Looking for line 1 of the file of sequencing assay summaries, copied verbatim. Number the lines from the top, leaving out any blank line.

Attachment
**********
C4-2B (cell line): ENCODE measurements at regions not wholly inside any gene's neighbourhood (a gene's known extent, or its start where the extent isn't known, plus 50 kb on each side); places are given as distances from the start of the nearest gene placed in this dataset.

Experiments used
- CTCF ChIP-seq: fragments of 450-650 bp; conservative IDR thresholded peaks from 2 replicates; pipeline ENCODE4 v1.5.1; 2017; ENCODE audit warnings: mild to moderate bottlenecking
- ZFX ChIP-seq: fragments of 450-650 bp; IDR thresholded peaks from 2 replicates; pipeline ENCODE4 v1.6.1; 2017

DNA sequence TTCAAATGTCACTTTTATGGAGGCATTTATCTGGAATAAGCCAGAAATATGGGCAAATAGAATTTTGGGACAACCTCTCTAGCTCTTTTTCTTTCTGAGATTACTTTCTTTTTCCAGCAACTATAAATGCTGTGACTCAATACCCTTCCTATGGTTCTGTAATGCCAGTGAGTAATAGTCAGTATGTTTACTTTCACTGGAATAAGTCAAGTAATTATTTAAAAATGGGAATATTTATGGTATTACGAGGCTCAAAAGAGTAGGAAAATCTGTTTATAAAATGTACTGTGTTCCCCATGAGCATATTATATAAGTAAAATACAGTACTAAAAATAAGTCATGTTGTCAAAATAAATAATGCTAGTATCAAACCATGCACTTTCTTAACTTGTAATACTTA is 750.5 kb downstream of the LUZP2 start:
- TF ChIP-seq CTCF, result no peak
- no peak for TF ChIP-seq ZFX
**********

C4-2B (cell line): ENCODE measurements at regions not wholly inside any gene's neighbourhood (a gene's known extent, or its start where the extent isn't known, plus 50 kb on each side); places are given as distances from the start of the nearest gene placed in this dataset.